I had a chance to look over Comcast's hardware and test design for their upcoming "buffercontrol" bufferbloat trial. Buffercontrol - shown to be fairly ineffective 3+ years and one DOCSIS 3.1 standard ago.
Under trial, finally, on the one modem they could make it work on.
I could say more depressing things about it... but I need the business, and I like getting actual field data for stuff we only proved in simulation. Perhaps this coming year we'll get a box in the field that does what CeroWrt did 3.5 years back and nearly every third party firmware already does.
Went afterwards to Atlantic City. Wifi in the casino worked in the coffee shop, but not the bar. My brother's apple based wifi was awesome - because - he said - his Internet service got tons better when he dumped the POS cable modem he was supplied by comcast for an Arris - but he was still paying rent on the one he wasn't using because they wouldn't accept the fact he wasn't using it. He'd run wires for everything he could, throughout the house, also.
He showed me some of the cool RF plotting code he'd written but asked me not to tell people about it because he only had time and budget to support users only in his workgroup.
I got on the next plane to florida, where at least my mom's wifi worked, but there were 5 others sharing the channel, evidently, from 6PM onwards, watching netflix in HD. ssh was nearly unusable from anywhere but a few feet away from the AP. Mosh worked ok.
The wifi in RSW, 30th street station, and PHL actually did work reasonably well.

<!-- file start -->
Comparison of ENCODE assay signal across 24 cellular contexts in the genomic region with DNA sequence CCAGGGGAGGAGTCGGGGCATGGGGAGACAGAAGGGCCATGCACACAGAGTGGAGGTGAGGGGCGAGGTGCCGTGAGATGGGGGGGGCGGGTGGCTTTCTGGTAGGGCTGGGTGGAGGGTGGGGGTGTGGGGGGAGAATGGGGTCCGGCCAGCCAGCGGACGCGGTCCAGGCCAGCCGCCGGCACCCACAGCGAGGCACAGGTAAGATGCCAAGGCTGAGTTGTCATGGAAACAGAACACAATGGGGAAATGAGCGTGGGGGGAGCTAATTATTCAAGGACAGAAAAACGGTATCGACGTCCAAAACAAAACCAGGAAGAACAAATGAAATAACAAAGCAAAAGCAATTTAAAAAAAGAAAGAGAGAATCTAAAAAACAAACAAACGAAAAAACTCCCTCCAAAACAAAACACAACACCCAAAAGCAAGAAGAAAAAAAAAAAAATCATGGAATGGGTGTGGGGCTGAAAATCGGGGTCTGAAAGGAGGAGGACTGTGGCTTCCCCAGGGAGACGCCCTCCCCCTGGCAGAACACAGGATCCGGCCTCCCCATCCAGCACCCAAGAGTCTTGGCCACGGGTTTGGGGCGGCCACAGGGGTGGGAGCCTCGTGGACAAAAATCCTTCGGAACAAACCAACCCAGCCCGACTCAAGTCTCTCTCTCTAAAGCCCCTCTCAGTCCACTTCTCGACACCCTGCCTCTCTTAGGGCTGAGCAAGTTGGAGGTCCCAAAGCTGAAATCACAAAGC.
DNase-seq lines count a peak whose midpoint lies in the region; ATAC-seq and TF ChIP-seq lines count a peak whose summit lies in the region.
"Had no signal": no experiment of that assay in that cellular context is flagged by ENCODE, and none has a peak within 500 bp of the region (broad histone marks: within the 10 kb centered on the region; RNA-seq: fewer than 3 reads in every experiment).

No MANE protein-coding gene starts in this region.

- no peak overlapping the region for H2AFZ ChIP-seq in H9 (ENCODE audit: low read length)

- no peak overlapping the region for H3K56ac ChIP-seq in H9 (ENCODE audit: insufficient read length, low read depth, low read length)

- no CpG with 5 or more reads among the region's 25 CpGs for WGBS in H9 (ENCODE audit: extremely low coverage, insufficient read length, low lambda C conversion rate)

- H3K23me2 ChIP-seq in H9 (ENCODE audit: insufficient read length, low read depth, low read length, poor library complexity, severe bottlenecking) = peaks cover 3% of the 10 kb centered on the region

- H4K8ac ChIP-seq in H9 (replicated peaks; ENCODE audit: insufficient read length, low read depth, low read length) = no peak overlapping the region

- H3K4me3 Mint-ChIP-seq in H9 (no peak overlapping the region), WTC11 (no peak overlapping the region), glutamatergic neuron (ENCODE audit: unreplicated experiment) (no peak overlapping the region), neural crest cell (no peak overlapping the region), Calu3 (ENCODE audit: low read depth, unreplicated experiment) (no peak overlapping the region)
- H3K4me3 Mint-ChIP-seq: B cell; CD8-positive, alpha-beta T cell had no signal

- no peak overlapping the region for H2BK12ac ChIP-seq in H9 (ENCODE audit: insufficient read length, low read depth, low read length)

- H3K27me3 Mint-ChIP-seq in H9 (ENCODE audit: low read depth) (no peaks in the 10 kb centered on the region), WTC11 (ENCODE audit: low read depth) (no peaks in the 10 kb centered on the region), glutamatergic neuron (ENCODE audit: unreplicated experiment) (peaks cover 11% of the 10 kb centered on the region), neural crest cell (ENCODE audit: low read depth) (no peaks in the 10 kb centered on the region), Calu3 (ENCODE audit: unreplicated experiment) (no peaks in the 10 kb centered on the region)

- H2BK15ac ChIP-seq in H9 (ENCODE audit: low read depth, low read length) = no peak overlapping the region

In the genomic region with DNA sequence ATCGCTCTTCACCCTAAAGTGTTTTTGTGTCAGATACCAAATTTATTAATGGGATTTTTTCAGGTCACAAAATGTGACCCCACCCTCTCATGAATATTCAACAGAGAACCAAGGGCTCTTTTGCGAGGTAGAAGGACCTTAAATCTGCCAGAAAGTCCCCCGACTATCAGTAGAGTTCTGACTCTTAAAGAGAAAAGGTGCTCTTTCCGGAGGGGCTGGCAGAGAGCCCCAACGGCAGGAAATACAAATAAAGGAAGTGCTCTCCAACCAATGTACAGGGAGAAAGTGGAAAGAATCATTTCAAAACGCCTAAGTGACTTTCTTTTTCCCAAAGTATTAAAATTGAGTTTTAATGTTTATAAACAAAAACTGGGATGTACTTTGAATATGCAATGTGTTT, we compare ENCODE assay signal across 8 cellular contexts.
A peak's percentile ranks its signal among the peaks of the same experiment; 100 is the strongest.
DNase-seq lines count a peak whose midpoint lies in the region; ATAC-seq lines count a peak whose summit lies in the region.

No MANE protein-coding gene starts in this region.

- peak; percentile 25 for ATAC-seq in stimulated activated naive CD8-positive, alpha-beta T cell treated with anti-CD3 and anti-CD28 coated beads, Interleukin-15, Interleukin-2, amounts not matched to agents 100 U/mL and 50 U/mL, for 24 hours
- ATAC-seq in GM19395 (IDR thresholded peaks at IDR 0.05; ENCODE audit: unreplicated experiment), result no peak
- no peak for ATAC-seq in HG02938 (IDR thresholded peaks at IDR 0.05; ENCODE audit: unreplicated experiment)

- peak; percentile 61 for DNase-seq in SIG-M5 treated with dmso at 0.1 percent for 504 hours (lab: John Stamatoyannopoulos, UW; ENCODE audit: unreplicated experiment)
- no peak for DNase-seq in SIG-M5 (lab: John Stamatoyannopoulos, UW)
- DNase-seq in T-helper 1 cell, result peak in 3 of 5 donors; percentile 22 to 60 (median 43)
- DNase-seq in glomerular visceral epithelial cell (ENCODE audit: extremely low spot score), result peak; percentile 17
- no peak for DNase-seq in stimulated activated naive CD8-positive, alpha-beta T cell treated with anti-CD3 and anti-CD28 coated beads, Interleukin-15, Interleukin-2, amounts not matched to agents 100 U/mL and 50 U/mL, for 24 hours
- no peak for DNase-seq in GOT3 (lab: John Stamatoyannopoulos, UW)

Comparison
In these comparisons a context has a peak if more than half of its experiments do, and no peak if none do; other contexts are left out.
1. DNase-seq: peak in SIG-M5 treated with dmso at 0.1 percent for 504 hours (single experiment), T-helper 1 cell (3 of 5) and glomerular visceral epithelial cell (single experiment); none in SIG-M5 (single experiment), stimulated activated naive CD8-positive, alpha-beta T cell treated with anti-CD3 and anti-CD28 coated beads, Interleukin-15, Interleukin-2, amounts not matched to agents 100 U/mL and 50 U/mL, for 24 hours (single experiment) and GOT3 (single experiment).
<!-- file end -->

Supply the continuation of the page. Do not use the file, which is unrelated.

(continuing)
Amtrak found my laptop in Penn Station and sent it to 30th street station after a couple futile phone and productive email exchanges. I picked it up between the flight from Florida and the next flight to London with about an hour to spare.
Having just a phone for half the trip made me realize just how crippling and damaging to the mind must be to everybody else using the internet, typing on their thumbs. Maybe other people's minds work better at much less than the 120WPM I type at.
All the airplanes home had no connectivity, and while I was offline for nearly 24 hours, the FCC put
out a press release claiming they were not trying to ban openwrt and dd-wrt, and laid out new guidelines that still appear to do so - all but in name - protecting 50 weather radars at the expense of billions of wifi users.
I still need to read the details. The devil's in the footnotes.
I got back to the university having forgotten my eduroam password. I plugged in a wire, but had to clear the mac address of my new laptop with IT.
Did a 2 hour discussion on VUC about where to go next, trying not to despair. I got encouraged to do more politics and less technology, for some reason. I think I'd rather do the technology. There's enough people in politics.
And I sat here until 4AM in my new apt in Sweden, writing up this wireless report... of 15 APs within listening distance, 5 with strong signals, all are locked down with WPA, with not one open one within range.
Not being a resident (yet), I can't order DSL service, and even if I could it would need a year long contract for me to get. Even if I got one, it would have bufferbloat. I'd go to the office if I could remember the passcode, or back to sleep if I wasn't so jetlagged. The local coffee shop opened at 9. I got here by 12 to have 30+ emails I had to read in my mailbox. I had to download a youtube downloader to download last nights video.
While offline last night I spent some time editing video and listening to music instead of talking to facebook friends that were still awake somewhere in the world. Not a bad thing actually....
We are in an age where Bob Frankston's (and mine) dream of ubiquitous wireless connectivity was eminently possible, and yet, due to poorly implemented technology, fear, greed, stupidity, and regulation, it feels in many ways worse than the wireless world I left behind in 2006, when I left the USA for the first time.
Back then I could just lean up against a building and make a skype call.
How far we'e come! <sarcasm>We used to use networks to share files, now we're down to usb sticks.</sarcasm>